10:27 01.12.2014

Russia, Belarus failed to agree over sanctioned products transit

3 min read
Russia, Belarus failed to agree over sanctioned products transit

The Russian and Belarusian veterinary services failed to reach a consensus over a problem that arose after Rosselkhoznadzor, the Russian agriculture watchdog, banned transit of the sanctioned products from Belarus via Russia.

The parties failed to reach an agreement over the transit of vegetable products via the Customs Union states, the Russian watchdog agency said after talks between the two countries' delegations led by Rosselkhoznadzor chief Sergei Dankvert and Belarusian Deputy Minister of Food and Agriculture Igor Brylo.

"The Russian delegation acknowledged the continued transit of vegetable products from Belarus to Kazakhstan through Russia, despite such movement being allowed only through checkpoints on the Russian national border. It was also noted that such vegetable products are dangerous in quarantine and phytosanitary respects both for Russia and for Belarus proper," the statement said.

Meanwhile, Belarus has insisted that it is not in a position to ban transit of vegetable products, meant for Kazakhstan, via Russia.

Also, many differences remain over transit of animal products, Rosselkhoznadzor told Interfax. The agency is hoping to resolve them at the talks due in Minsk on December 1-2.

Rosselkhoznadzor says Belarus has until December 1 to submit its official position over the ban of transit through Belarusian checkpoints of the sanctioned goods bound for Kazakhstan and other third countries.

Furthermore, new regulations, more up-to-date with the current situation, must be introduced for cooperation between the state regulators, in particular, at checkpoints, to ensure a more efficient information exchange.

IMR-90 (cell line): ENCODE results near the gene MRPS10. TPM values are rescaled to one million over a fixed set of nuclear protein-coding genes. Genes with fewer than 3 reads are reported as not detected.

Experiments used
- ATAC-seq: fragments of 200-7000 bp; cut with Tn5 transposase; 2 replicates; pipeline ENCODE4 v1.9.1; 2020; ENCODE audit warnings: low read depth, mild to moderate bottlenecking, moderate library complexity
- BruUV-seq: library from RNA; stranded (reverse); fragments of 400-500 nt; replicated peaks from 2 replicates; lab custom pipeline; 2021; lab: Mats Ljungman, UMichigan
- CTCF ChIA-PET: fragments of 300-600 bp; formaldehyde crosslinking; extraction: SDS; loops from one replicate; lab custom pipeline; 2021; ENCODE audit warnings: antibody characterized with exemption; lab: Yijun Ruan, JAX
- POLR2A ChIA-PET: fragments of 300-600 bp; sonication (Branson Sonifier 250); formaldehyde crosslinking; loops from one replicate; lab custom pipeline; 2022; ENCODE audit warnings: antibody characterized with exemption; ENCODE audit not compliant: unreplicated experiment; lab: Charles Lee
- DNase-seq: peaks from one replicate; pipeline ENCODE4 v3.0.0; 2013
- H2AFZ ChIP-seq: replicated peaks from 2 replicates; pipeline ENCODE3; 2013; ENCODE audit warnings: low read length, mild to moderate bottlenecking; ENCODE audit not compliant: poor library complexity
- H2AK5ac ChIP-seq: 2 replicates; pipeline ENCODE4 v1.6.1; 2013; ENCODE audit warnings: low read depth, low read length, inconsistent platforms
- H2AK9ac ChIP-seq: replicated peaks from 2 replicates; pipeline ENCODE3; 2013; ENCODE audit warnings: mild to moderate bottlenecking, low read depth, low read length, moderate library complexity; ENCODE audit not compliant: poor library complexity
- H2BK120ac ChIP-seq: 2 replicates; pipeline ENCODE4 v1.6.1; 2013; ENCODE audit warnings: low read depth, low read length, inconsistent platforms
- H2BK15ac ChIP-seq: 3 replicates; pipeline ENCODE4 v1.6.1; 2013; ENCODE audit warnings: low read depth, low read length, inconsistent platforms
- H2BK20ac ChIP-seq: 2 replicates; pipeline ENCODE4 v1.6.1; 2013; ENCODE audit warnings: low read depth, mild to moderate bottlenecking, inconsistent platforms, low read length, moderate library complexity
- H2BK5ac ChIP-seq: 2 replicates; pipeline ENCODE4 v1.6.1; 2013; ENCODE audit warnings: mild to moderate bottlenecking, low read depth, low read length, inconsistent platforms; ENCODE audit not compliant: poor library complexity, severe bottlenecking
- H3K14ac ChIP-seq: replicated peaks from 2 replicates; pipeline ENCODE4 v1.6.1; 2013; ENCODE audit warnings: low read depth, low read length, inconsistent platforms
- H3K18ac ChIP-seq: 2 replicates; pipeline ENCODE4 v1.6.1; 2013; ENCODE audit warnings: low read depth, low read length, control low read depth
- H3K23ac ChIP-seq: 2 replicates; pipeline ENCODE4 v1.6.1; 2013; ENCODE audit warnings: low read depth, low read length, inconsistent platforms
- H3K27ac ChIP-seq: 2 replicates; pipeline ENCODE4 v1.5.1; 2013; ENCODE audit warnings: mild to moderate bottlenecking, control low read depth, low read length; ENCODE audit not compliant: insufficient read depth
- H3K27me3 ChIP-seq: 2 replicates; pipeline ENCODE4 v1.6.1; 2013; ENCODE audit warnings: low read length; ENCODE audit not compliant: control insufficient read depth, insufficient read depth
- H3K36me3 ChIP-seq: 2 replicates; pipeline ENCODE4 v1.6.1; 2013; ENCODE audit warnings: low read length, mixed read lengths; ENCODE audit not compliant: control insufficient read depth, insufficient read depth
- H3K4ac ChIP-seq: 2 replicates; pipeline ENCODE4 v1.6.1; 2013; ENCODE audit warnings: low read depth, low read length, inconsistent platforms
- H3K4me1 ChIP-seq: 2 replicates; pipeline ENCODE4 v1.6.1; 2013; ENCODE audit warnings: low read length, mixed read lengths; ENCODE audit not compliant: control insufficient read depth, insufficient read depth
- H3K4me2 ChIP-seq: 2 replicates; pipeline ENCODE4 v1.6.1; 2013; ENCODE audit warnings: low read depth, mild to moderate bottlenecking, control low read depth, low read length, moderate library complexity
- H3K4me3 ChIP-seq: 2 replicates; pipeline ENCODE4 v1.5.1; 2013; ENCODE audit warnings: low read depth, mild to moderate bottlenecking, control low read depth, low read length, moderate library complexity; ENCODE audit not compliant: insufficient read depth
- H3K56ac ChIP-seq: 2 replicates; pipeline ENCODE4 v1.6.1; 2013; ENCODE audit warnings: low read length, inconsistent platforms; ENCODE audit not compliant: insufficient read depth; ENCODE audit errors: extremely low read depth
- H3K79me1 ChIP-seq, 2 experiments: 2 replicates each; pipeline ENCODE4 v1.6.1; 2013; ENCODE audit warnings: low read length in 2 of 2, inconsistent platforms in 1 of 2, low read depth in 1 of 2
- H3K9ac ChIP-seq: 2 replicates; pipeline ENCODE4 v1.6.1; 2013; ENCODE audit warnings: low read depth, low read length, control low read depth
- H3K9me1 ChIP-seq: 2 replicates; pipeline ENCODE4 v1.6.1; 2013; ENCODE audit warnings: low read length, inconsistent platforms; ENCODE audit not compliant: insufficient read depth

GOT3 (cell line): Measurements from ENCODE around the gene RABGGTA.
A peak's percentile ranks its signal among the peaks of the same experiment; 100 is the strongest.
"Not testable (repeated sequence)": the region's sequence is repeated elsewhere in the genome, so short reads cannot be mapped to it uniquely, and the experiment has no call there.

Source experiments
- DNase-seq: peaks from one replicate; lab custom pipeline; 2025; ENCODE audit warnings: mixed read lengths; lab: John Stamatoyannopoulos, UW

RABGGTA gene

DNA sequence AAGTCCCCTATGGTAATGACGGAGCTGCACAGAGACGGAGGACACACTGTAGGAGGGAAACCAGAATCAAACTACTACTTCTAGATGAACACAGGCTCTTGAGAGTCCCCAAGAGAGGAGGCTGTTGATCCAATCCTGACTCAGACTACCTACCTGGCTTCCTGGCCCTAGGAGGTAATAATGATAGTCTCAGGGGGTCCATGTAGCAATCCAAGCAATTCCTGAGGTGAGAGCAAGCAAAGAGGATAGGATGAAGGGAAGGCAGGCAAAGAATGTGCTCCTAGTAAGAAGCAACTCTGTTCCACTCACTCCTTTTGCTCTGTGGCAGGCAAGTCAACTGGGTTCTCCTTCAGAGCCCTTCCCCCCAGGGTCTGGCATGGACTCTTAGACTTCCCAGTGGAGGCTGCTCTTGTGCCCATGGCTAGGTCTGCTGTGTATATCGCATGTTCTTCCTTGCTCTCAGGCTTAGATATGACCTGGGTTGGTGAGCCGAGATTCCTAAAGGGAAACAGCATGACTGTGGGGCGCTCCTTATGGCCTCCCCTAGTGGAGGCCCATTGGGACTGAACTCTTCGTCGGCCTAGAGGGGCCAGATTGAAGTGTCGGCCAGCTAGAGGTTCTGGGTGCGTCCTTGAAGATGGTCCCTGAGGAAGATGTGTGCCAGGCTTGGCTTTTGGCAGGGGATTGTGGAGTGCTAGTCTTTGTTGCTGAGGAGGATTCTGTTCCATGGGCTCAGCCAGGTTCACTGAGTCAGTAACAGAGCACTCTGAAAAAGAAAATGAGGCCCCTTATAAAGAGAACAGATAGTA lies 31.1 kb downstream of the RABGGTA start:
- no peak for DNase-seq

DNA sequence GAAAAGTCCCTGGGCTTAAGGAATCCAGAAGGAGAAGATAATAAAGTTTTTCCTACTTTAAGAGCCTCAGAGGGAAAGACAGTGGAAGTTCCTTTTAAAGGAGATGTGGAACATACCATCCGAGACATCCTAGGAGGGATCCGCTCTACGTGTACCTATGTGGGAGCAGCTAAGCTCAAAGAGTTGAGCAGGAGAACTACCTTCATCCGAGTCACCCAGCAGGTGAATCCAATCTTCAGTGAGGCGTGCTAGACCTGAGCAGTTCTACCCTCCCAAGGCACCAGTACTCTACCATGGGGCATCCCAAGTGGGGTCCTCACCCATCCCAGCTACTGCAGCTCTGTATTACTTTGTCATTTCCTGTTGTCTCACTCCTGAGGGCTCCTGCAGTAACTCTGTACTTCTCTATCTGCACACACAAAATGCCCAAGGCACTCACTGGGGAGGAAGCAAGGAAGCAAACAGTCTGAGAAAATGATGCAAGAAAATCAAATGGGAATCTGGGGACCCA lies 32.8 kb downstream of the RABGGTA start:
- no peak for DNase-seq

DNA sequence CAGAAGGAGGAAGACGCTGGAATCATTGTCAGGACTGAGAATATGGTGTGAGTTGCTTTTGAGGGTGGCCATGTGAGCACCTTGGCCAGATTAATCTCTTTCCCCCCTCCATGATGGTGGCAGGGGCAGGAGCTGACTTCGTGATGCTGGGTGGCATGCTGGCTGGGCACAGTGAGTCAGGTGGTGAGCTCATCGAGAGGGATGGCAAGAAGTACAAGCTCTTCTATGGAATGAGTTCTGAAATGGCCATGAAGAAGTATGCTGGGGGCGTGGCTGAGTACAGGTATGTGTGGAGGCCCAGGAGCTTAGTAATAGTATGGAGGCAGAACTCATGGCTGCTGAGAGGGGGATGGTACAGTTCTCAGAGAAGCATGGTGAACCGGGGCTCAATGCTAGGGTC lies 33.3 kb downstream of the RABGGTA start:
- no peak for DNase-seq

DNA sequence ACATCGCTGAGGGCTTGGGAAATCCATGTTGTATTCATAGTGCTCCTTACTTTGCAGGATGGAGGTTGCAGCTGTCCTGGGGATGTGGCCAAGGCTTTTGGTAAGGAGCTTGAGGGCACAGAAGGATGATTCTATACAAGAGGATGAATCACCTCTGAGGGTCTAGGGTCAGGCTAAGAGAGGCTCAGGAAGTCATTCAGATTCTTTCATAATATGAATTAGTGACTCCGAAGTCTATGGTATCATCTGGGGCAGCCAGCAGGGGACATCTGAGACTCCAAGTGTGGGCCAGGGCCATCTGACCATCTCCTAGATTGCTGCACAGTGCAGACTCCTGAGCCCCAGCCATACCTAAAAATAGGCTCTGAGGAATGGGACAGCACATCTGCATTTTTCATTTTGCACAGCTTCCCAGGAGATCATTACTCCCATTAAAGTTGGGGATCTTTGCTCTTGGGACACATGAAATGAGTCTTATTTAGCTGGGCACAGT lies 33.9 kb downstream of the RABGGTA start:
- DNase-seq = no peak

The new rules introduced by Rosselkhoznadzor from November 24, 2014, allow sanctioned products to be transited to other countries only through Russian checkpoints. This became necessary after large quantities of banned products brought in from Belarus, ostensibly meant for Kazakhstan, remained in Russia.

The delegations also discussed the massive smuggling of regulated and quarantined products coming in from Belarus and accompanied by false shipping documentation. In particular, there have been attempts to bring in from Belarus meat products made in Germany, the Netherlands and Poland disguised as Brazilian ones. "Nor should it be forgotten that Poland is a country that was affected by the African swine fever virus," the statement said.

"The Belarusian veterinary service also failed to notice that over 10,000 tonnes of pork was supplied ostensibly from Montenegro to Belarus for further transit, whereas the total number of Montenegrin pigs does not exceed 18,000," Rosselkhoznadzor said.

After Russia imposed economic counter-sanctions, Belarus started to supply products to Russia not only in bigger quantities, but of the types it had not supplied before. Rosselkhoznadzor has detected large quantities of meet, fruit and vegetable contraband.

The situation around products smuggled in from Belarus highlighted the need for relevant requirements and rules to be promptly unified across the Customs Union, Rosselkhoznadzor said.

Russia has banned meat, dairy, fruit and vegetable products from the United States, Canada, the European Union, Australia and Norway since August 7 in response to anti-Russian sanctions imposed by these countries over the events in Ukraine.

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